I mounted the library thermostat on the wall above the air return but did not connect the wires.  The color coding of the wires in the thermostat cable does not exactly match the labeling of the terminals and the instructions were less than clear, so I thought it best to leave this for Darryll.  I removed the side panel from the Reznor garage furnace and made the AC power connections.  I did not, however, connect the thermostat wires and I left the documentation packet inside the unit.

After dinner I checked e-mail and edited a half dozen blog pages before turning in for the night.


20140827 (W) HVAC and Dentistry

The only thing these have in common (for me at least) is that they occurred on the same day.  Darryll and Alec were back this morning to continue working on our garage furnace and library HVAC project and I had a 2 PM dentist appointment to have them check if I had lost a piece of one of the abfractions they did back on June 17th.

Our dentist is in Dearborn some 50 miles to our southeast, so I try to leave 90 minutes for travel.  I got there ahead of time and they got me in about 15 minutes early.  It was a quick appointment but I was glad I went.  The hard piece of material I crunched while brushing my teeth a few weeks ago was, indeed, the abfraction material from the upper outside of tooth #11.  They replaced it under warranty and I was back on the road by 2:30 PM, which allowed me to make the trip back towards home somewhat ahead of the afternoon traffic rush.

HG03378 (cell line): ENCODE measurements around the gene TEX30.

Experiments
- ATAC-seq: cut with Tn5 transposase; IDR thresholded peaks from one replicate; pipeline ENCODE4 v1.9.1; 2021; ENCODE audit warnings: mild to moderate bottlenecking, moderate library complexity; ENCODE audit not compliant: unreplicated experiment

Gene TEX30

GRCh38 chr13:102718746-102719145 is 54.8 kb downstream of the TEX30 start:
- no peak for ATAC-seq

These mushrooms appeared in the yard a few days ago as round balls and then opened up.

These mushrooms appeared in the yard a few days ago as round balls and then opened up.

I needed a saddle connector and Linda needed some “power greens” for our dinner salad so I exited I-96 at Grand River Avenue and headed towards Brighton.  There is a Home Depot right there, but they only had the 3/8ths saddle connectors in bags of five.  I only needed one, which I knew I could get at Lowe’s in Howell.  Traffic headed back towards Howell on Grand River was badly congested so I used a back route, taking Challis Road to Chilson Road to Latson Road.  The Lowe’s and Meijer’s are on opposite sides of Grand River Avenue at Latson Road.

By the time I got home Darryll and Alec had left.  Darryll had indicated they would knock off early and that he would be back next week to finish up.  While they were here they set the library A-C compressor/condenser in place by the west wall of the garage and got the refrigerant lines run, the power cable routed, and the control cable run.  They also cut the openings for the two lower supply registers in the library, installed the through-wall duct work, and the register grills.  Darryll will be back during the latter half of next week to finish up.  That gives me plenty of time to finish drywall work.

Summer is coming to an end.  The parochial schools are already back in session and the public schools start on Tuesday next week.  Lots of folks are heading north for the upcoming holiday weekend which marks the end of the summer tourist season.  Fall colors have already appeared on a variety of trees in our part of the county and a few seem somewhat advanced.  Except for the last few days, it has been a cool, moist summer.